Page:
ECA's Location Ratings are out and Singapore remains the most livable location for Asian expatriates, but how are the other Asian countries doing with regard to being attractive locations for Asian expatriates? Overall, the usual suspects remained the same as last year. There were four countries (Singapore, Australia, Japan and New Zealand) that dominated the top 10 with Tokyo moving up five spots from 11th to sixth. All of the top 20 were located in Asia and Europe. None of the top locations were in the Americas region, the Middle East or Africa.
There are a few areas of concern that impact a country's status of being the most livable location that many countries in APAC all agree on. Some common concerns are combating air quality and pollution. Other APAC countries are improving their housing prices, schooling quality and reducing crime rates in order to improve their status. Even though Singapore also has these concerns, they are able to stay on top of this list year after year.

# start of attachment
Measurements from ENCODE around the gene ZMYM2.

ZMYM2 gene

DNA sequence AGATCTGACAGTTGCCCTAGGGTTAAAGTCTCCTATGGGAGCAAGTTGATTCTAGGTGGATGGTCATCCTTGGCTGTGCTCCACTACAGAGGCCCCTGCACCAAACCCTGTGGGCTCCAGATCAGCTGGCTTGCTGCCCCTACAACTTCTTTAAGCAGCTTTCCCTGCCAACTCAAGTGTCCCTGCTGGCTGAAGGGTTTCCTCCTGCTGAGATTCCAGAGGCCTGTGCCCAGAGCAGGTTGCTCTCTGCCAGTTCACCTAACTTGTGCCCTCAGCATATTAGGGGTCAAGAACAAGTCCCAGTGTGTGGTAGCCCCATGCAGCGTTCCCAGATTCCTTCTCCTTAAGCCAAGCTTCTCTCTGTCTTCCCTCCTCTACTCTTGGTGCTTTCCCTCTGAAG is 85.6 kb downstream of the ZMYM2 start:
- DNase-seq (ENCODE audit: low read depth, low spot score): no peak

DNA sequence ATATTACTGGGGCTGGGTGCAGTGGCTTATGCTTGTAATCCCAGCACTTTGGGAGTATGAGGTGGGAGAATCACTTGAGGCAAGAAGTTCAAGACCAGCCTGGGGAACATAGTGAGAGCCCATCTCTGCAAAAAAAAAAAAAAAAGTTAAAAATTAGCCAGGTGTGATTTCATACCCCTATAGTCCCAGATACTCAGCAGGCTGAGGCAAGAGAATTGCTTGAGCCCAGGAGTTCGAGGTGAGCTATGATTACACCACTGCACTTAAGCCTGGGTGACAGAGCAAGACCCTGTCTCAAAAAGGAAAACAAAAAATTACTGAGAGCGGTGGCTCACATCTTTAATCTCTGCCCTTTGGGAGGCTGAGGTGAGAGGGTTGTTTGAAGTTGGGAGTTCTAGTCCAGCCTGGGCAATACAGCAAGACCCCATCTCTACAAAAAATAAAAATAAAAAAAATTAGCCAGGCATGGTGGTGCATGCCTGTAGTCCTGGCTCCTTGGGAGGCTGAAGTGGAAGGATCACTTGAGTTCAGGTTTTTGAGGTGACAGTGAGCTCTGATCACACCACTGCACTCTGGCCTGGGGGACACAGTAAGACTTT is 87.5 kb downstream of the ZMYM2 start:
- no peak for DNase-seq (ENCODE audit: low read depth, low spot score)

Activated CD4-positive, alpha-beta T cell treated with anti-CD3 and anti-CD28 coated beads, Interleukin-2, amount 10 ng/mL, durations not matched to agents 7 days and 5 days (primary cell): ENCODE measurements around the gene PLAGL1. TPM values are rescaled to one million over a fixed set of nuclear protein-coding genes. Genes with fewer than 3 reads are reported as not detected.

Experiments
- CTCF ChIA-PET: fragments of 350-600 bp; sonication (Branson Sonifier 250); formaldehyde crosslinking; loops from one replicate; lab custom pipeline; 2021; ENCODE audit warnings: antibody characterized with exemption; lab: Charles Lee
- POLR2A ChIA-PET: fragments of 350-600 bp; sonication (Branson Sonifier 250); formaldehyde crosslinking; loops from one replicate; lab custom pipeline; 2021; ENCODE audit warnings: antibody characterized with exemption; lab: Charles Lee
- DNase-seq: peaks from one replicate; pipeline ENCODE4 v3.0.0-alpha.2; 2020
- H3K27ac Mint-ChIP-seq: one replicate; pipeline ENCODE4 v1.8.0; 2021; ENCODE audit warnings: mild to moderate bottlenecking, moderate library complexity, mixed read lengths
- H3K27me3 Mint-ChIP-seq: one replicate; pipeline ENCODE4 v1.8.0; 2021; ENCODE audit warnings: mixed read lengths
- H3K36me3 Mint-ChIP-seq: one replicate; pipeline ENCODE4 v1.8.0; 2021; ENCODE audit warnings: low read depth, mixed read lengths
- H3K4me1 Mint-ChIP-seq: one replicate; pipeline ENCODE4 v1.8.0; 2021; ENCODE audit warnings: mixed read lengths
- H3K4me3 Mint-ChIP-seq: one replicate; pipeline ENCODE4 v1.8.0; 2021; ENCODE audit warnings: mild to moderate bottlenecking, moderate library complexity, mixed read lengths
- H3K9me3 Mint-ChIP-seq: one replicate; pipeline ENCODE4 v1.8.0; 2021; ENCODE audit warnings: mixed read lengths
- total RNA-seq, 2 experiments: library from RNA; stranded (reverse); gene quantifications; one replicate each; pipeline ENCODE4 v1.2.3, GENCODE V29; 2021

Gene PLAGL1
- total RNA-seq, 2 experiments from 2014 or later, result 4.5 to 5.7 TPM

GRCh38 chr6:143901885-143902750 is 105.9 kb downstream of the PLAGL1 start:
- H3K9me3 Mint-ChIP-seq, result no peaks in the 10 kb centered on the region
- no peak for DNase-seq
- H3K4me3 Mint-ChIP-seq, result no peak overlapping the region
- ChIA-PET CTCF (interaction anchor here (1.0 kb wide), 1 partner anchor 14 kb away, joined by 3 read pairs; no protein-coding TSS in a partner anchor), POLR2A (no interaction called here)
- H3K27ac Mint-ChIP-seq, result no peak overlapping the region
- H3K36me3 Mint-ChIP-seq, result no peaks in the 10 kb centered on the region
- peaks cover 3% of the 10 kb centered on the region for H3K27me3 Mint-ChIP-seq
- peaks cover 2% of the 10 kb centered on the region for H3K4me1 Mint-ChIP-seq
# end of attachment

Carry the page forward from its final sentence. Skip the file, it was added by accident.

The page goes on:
Another tactic to maintain their top-level status, the Singaporean government is helping out by investing significantly in their airport in hopes of becoming the world’s best airport.
Taking into consideration everything mentioned above, what will companies that have a need for moving Asian talent into locations like Taipei, Beijing and even New York and London need to do to have assignees agree to go? Will companies need to adjust their relocation packages for moving their Asian employees into lower rates cities around the world?
Singapore is once again the most livable city in the world for Asian expatriates. “Singapore has traditionally sat at the top of the ECA rankings and this year is no different,” said Lee Quane, regional director – Asia at ECA International. “This is due to a combination of factors such as low crime rates, easy access to good quality schools and healthcare and lower levels of pollution than a lot of other locations in the region.” Updated annually, ECA's Location Ratings system objectively evaluates a host of factors to form an assessment of the overall quality of living in over 480 locations worldwide. Factors assessed include climate; availability of health services; housing and utilities; isolation; access to a social network and leisure facilities; infrastructure; personal safety; political tensions; and air quality.